This past summer, FHBA participated in a Restore Economic Strength through Employment and Tourism (RESET) task force and together developed draft legislation that will look to exempt essential businesses from COVID-19 liability and provide heightened evidentiary standards for other small businesses. I.e. a requirement to have clear and convincing evidence to establish liability, rather than a mere preponderance of evidence.  Both the Florida Senate and Florida House are projected to establish select committees to address Coronavirus related concerns.


Lumber Supply

As you well know, lumber has skyrocketed from below $300 per 1000 board feet in April to an all-time high of $934 back in August due to:  Lumber mills misreading the market and cutting back production, the increase of “do-it-yourself” (DIY) as Home Depot and Lowes have increased consumption, and of course tariffs.  There have been talks of opening federal lands, however, depending on the election a potential solution would be temporarily or permanently ending the 20 percent tariff on lumber imports from Canada.  That would drastically reduce the costs, as those tariffs have been artificially increasing the price since 2017.  This issue will be decided at the federal level; however, we will continue to relay the message through our elected state officials and by working closely with NAHB.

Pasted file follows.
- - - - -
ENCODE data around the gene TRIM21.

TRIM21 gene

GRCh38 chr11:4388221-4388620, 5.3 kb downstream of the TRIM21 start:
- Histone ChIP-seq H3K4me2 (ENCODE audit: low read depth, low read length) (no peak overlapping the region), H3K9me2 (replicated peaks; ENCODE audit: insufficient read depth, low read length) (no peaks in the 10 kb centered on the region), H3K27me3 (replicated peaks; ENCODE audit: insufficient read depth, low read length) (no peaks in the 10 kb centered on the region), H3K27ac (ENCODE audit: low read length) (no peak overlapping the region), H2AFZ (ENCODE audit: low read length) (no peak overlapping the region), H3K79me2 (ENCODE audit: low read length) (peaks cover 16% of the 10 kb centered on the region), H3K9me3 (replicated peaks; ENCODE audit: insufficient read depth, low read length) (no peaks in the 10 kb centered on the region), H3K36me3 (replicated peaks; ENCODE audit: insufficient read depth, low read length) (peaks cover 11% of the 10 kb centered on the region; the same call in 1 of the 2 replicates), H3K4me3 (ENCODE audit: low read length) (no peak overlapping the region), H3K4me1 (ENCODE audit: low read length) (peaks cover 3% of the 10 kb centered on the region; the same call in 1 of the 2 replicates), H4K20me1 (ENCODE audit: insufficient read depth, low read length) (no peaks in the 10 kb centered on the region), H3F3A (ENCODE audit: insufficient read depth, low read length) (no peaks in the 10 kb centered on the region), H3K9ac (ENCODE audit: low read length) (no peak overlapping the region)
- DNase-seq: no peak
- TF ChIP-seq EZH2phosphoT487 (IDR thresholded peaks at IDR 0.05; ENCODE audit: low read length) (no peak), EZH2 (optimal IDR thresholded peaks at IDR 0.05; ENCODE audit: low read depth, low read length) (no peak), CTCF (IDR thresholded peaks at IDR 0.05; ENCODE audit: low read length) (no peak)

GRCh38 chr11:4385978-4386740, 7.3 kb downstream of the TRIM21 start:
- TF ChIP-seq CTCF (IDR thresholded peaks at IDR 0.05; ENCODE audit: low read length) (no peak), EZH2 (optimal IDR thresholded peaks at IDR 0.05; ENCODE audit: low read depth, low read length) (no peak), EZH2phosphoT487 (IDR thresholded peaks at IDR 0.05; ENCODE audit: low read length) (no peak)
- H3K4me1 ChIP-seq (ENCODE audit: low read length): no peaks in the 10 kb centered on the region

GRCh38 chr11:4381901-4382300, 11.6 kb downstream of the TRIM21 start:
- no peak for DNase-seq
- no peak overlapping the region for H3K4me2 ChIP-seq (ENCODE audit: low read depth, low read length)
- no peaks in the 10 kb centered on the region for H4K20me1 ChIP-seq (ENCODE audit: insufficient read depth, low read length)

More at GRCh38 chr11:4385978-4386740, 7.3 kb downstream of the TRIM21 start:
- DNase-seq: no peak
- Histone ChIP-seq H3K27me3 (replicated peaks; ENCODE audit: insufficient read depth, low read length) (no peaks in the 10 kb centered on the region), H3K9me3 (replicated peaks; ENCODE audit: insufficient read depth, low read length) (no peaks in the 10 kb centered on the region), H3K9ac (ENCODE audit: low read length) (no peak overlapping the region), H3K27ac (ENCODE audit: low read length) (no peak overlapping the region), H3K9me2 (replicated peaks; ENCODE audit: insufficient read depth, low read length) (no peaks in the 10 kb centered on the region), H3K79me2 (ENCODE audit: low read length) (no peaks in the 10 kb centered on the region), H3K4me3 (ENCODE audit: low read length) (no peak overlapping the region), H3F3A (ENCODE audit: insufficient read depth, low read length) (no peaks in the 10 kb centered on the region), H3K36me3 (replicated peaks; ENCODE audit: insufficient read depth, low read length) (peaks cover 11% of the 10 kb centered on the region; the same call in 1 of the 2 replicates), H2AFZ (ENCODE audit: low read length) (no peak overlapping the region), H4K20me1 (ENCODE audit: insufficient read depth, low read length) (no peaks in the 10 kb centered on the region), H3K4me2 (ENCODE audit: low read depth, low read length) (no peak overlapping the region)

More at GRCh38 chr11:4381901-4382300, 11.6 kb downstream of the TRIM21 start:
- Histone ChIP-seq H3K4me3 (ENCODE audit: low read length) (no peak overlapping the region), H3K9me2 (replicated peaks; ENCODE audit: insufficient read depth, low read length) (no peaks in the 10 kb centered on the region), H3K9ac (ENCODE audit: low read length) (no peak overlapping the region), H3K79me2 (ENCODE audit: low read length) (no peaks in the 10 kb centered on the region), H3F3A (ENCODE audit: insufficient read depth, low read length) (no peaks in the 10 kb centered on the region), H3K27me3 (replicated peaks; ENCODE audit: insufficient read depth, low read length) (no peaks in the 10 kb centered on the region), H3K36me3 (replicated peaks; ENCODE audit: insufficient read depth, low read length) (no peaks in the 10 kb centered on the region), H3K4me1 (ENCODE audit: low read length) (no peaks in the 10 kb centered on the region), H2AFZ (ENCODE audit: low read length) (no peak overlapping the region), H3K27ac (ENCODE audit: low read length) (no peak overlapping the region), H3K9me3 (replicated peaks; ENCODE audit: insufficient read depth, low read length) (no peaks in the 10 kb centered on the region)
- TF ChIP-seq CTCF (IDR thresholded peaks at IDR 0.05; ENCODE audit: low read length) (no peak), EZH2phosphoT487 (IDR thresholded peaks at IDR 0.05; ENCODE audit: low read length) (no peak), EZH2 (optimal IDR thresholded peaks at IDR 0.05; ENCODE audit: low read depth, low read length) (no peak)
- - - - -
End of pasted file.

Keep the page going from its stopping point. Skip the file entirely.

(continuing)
Final Words

Almost every issue touches our industry one way or another.  In 2020 alone, the FHBA lobbying team ensured any jurisdiction that had the audacity to use linkage fees for affordable housing, fully offset all costs to builders and developers.  The team also defeated amendments that sought to use excess building permit fees for affordable housing, move monies away from apprenticeship programs, and even sought to use impact fees for affordable housing. These poor policy proposals will surely find their way on an amendment in 2021. As we head into the final days of 2020, please remember, Florida’s 2021 Regular Session is right around the corner – convening Tuesday, March 2, 2021.


Dane Bennett

Director of Governmental Affairs